A novel method to discover fluoroquinolone antibiotic resistance (qnr) genes in fragmented nucleotide sequences
1 Department of Mathematical Sciences, Chalmers University of Technology and University of Gothenburg, Göteborg, SE-412 96, Sweden
2 Institute of Neuroscience and Physiology, the Sahlgrenska Academy at the University of Gothenburg, Box 434, Göteborg, SE-405 30, Sweden
3 Department of Infectious Diseases, Institute of Biomedicine, the Sahlgrenska Academy at the University of Gothenburg, Box 434, Göteborg, SE-405 30, Sweden
Citation and License
BMC Genomics 2012, 13:695 doi:10.1186/1471-2164-13-695Published: 11 December 2012
Broad-spectrum fluoroquinolone antibiotics are central in modern health care and are used to treat and prevent a wide range of bacterial infections. The recently discovered qnr genes provide a mechanism of resistance with the potential to rapidly spread between bacteria using horizontal gene transfer. As for many antibiotic resistance genes present in pathogens today, qnr genes are hypothesized to originate from environmental bacteria. The vast amount of data generated by shotgun metagenomics can therefore be used to explore the diversity of qnr genes in more detail.
In this paper we describe a new method to identify qnr genes in nucleotide sequence data. We show, using cross-validation, that the method has a high statistical power of correctly classifying sequences from novel classes of qnr genes, even for fragments as short as 100 nucleotides. Based on sequences from public repositories, the method was able to identify all previously reported plasmid-mediated qnr genes. In addition, several fragments from novel putative qnr genes were identified in metagenomes. The method was also able to annotate 39 chromosomal variants of which 11 have previously not been reported in literature.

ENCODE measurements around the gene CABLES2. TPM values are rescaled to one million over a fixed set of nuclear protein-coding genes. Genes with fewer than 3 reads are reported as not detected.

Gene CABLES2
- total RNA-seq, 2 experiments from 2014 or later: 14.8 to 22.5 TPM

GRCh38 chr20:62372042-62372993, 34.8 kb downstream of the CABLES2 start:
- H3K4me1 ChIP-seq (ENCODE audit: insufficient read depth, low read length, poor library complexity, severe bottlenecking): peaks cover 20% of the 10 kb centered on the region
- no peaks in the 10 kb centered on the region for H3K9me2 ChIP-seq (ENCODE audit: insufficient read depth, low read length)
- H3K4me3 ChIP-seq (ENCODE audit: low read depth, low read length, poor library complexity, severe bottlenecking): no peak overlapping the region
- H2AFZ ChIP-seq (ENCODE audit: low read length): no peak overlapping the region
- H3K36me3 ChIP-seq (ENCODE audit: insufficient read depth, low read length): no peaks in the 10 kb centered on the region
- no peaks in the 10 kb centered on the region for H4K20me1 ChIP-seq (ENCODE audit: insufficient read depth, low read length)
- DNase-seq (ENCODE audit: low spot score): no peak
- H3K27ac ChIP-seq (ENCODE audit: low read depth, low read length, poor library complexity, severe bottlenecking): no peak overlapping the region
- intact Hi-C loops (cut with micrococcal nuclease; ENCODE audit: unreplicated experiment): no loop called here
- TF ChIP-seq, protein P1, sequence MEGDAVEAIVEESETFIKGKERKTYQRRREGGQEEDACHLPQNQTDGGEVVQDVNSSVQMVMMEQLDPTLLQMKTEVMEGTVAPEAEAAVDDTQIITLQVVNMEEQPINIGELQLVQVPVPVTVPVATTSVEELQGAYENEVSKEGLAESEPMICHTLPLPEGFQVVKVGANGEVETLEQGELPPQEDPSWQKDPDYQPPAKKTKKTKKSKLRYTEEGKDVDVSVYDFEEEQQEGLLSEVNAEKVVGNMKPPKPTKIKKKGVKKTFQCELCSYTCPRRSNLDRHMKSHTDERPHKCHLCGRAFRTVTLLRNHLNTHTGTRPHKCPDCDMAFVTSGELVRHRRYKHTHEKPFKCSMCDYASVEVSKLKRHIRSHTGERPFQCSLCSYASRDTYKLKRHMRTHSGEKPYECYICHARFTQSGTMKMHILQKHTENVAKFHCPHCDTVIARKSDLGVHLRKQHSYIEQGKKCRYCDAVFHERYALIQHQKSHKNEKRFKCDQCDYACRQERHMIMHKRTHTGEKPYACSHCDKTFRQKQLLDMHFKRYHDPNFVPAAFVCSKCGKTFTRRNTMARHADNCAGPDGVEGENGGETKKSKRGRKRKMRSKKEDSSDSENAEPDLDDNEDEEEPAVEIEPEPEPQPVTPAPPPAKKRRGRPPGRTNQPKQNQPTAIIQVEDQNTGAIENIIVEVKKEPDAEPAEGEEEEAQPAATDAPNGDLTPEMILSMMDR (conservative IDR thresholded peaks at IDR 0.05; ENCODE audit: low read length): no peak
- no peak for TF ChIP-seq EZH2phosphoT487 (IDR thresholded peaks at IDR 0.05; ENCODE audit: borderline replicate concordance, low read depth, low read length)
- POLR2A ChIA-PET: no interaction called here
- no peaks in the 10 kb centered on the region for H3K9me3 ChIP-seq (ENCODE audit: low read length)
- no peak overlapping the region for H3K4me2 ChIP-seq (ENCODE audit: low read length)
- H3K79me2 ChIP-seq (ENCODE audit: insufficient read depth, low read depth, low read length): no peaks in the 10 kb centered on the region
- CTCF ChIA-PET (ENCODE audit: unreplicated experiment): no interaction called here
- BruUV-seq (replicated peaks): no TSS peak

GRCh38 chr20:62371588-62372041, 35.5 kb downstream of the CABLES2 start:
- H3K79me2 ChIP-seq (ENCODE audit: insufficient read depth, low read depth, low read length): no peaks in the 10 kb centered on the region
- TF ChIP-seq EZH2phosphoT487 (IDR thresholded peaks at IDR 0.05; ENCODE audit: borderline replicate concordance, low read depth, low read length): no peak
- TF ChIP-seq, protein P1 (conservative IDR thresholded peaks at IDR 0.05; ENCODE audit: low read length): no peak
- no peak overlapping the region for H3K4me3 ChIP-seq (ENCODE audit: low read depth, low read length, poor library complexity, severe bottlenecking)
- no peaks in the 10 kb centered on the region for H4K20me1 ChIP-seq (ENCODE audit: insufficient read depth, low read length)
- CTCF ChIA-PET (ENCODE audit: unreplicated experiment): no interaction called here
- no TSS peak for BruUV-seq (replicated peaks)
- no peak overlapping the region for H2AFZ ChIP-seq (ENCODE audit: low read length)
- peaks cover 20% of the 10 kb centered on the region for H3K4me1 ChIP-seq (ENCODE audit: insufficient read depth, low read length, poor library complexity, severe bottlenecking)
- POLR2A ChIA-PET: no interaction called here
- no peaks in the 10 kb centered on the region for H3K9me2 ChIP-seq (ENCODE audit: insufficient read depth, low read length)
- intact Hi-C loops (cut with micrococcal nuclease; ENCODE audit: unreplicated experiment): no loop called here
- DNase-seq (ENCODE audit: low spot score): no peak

The method described in this paper significantly improves the sensitivity and specificity of identification and annotation of qnr genes in nucleotide sequence data. The predicted novel putative qnr genes in the metagenomic data support the hypothesis of a large and uncharacterized diversity within this family of resistance genes in environmental bacterial communities. An implementation of the method is freely available at http://bioinformatics.math.chalmers.se/qnr/ webcite.